The best pirate books. Yaaah!

The best pirate books. Yaaah!

Avast ye, scurvy landlubbers! Does your heart yearn a tale of adventure on the high seas
You best be seeing our swashbuckling pirate books sharpish or we’ll make you walk the plank!

In 1996, the discovery of the Queen Anne’s Revenge, the sunken ship belonging to the infamous pirate, Captain Blackbeard, captured imaginations worldwide. It has taken decades of painstaking work to raise parts of the ship and its contents and last week, a miraculous discovery was revealed.

More than 300 years after it sunk, conservators of the Queen Anne’s Revenge uncovered sixteen tiny paper fragments hidden in a cannon chamber at the rear of the ship. They were wrapped in a soggy, gunpowder-covered wad of textile that had probably been used as a plug to save the cannons’ muzzles from the elements, but had likely preserved the precious paper too. What’s even more miraculous is that from the seven tiny scraps that were still legible, historians were able to work out what book they were from – Captain Edward Cooke’s A Voyage to the South Sea, written in 1712.

So it seems that Blackbeard and his men enjoyed a tale of adventure on the high seas as much as the rest of us, and to celebrate, here’s our pick of five most spectacular, swashbuckling pirate reads!

Frenchman’s Creek by Daphne Du Maurier

5. Frenchman’s Creek by Daphne Du Maurier

Frenchman’s Creek follows Lady Dona St. Columb as she flees her oppressive, meaningless life in London for the sanctuary of her husband’s remote Cornish estate. In search of peace and solitude, she instead meets Cornwall’s most wanted man. Jean-Benoit Aubéry is a French pirate who – like her – is ready to gamble his life for a moment of joy. This book has all the classic hallmarks of Du Maurier – danger, glory, passion and sacrifice – with a healthy dose of yo-ho-ho to boot.

Pirate Latitudes by Michael Crichton

4. Pirate Latitudes by Michael Crichton

Crichton is better known as the author of Jurassic Park, so already we know he has a knack for imagination and the biggest of thrills. This book was published after his death in 2009 and follows pirate Captain Hunter on his quest to raid a Spanish galleon ship off the coast of Jamacia in 1665. Port Royal provides a crackling backdrop of cut-throat taverns, brothels and skulduggery, and the relentless action and sword-edge suspense in this rollicking adventure will barely let you catch your breath.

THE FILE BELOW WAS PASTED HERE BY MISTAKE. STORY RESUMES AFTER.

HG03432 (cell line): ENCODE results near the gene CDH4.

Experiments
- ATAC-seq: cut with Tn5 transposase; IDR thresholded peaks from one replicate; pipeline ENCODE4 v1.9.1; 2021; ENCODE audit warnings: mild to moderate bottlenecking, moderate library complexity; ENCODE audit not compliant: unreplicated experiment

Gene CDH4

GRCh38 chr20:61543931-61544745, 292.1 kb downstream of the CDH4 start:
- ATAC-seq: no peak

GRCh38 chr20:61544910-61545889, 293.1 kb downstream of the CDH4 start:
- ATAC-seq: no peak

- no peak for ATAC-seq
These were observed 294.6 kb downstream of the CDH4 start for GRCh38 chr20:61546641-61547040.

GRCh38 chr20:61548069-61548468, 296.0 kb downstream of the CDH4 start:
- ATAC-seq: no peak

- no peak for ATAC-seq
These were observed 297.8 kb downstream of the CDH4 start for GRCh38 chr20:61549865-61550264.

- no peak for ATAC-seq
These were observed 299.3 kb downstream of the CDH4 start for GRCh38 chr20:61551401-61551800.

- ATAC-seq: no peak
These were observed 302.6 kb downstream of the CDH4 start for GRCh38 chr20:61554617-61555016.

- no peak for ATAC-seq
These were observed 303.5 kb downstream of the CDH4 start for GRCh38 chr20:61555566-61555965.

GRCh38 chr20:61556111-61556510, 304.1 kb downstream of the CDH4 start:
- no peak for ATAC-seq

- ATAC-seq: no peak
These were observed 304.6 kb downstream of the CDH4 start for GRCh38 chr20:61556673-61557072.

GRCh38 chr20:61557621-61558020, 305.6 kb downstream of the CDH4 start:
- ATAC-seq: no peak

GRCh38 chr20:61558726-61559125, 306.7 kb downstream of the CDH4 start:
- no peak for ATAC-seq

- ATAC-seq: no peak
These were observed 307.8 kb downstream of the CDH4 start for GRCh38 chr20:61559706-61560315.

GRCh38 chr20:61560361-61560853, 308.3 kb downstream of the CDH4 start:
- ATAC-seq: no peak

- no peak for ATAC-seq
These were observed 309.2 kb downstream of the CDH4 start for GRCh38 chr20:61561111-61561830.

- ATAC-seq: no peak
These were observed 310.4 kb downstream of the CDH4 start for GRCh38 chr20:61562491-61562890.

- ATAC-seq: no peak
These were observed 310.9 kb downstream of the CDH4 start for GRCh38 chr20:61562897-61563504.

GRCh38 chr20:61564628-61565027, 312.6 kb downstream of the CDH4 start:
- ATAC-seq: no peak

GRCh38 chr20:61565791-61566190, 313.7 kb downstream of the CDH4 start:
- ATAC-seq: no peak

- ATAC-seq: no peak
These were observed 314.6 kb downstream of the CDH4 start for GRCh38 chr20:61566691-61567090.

Cinnamon and Gunpowder by Eli Brown

3. Cinnamon and Gunpowder by Eli Brown

The year is 1819, and renowned chef Owen Wedgwood has been kidnapped by the ruthless pirate Mad Hannah Mabbot. He will be spared, she tells him, so long as he puts exquisite food in front of her every Sunday without fail. While Wedgwood attempts to satisfy his captor with feats such as tea-smoked eel and pineapple-banana cider, he realizes that Mabbot herself is under siege. Hunted by a deadly privateer and plagued by a saboteur, she pushes her crew past exhaustion. Yet there is a method to Mabbot's madness, and as the Flying Rose races across the ocean, Wedgwood learns to rely on the bizarre crew members he once feared. Surprisingly touching and endlessly original, with the most delicious food ever served aboard a pirate ship.

The Tears of Dark Water by Corban Addison

2. The Tears of Dark Water by Corban Addison

This is a story about modern piracy by the internationally bestselling author. Successful American couple Daniel and Vanessa’s marriage is floundering and they hope their long-anticipated round-the-world sailing trip will save it. Across the world in Somalia, Ismail is living a life of crime at odds with everything his parents taught him, but in hope of rescuing his kidnapped sister. Their lives collide with damaged FBI investigator, Paul, when he’s sent to resolve a hostage situation at sea, and none of them will ever be the same again. Across continents and oceans, through storms and civil wars, their paths converge in a single, explosive moment. It is a moment that will test them, and break them, but that will also leave behind a glimmer of hope: that out of the ashes of tragedy the seeds of justice and reconciliation can grow, not only for themselves but also for Somalia itself.

On Stranger Tides by Tim Powers

1. On Stranger Tides by Tim Powers

If you like your pirates with a dash of the fantastical, On Stranger Tides is the best of the best. Famously the inspiration behind the Pirates of the Caribbean movie franchise, it follows the story of John Chandagnac, a man on a mission for vengeance who finds himself forced to join a pirate crew and who must swiftly learn to handle a mainsail and wield a cutlass in order to survive. Set in the Golden Age of piracy in the 18th Century, Powers mixes elegant writing with cameos from real historical figures such as Blackbeard himself, and a whole universe of black magic. Hold your breath as you creep pass zombies, ghosts and the scurviest of sea dogs, and marvel as the lines between fiction and historical fact are blurred.

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